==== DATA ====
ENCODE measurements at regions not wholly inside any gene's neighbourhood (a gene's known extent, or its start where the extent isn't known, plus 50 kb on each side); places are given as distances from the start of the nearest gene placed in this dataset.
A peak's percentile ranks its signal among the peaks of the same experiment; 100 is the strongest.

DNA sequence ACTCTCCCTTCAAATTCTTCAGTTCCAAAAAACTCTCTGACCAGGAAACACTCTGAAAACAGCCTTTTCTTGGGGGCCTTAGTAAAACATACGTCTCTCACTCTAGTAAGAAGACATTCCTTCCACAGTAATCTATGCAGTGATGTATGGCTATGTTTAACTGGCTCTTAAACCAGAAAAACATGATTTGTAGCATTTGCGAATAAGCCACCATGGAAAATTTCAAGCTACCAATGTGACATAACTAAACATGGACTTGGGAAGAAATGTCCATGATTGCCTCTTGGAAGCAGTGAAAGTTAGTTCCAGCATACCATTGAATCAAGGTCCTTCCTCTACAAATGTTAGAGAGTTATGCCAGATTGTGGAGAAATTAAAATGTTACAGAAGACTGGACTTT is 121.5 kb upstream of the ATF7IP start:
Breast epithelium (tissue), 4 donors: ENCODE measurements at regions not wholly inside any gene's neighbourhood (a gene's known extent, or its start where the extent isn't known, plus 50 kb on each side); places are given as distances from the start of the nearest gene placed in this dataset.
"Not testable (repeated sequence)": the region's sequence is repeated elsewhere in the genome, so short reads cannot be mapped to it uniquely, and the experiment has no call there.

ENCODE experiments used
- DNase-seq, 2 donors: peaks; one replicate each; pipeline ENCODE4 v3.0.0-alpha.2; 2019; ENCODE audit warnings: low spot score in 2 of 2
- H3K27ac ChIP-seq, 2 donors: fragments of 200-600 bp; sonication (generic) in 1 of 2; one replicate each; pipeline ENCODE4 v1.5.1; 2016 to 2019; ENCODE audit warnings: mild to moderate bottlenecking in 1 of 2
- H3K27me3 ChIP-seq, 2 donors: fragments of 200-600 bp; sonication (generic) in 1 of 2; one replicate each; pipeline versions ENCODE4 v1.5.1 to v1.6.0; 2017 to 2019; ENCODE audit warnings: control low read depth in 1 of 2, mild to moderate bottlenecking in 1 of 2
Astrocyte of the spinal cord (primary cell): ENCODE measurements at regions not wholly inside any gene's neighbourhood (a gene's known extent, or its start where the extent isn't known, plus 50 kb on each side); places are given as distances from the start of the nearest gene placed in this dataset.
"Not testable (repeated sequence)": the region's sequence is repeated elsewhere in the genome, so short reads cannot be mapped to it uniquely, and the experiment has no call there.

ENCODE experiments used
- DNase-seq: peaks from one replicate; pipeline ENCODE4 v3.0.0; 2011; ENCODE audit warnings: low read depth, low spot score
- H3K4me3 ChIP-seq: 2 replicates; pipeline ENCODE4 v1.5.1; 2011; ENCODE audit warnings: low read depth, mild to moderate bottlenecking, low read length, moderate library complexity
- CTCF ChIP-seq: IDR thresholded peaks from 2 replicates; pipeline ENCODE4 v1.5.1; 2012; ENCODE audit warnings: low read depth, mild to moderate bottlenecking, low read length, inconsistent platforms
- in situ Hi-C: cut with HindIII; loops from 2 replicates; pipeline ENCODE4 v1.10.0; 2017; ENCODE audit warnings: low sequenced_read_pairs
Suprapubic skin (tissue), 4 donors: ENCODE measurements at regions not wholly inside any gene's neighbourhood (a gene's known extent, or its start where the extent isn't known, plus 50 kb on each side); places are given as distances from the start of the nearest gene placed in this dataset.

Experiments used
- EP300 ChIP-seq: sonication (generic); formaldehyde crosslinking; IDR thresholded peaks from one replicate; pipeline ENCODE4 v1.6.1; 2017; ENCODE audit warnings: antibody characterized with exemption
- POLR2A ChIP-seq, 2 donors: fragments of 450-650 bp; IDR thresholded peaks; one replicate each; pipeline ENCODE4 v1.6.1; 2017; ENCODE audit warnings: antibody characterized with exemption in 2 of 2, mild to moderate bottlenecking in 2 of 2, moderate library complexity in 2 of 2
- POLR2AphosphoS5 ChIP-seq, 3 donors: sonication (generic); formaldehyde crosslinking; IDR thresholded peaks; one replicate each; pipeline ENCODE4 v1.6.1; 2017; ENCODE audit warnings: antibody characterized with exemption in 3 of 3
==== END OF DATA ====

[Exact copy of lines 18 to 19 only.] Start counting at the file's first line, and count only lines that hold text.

Experiments used
- EP300 ChIP-seq: sonication (generic); formaldehyde crosslinking; IDR thresholded peaks from one replicate; pipeline ENCODE4 v1.6.1; 2017; ENCODE audit warnings: antibody characterized with exemption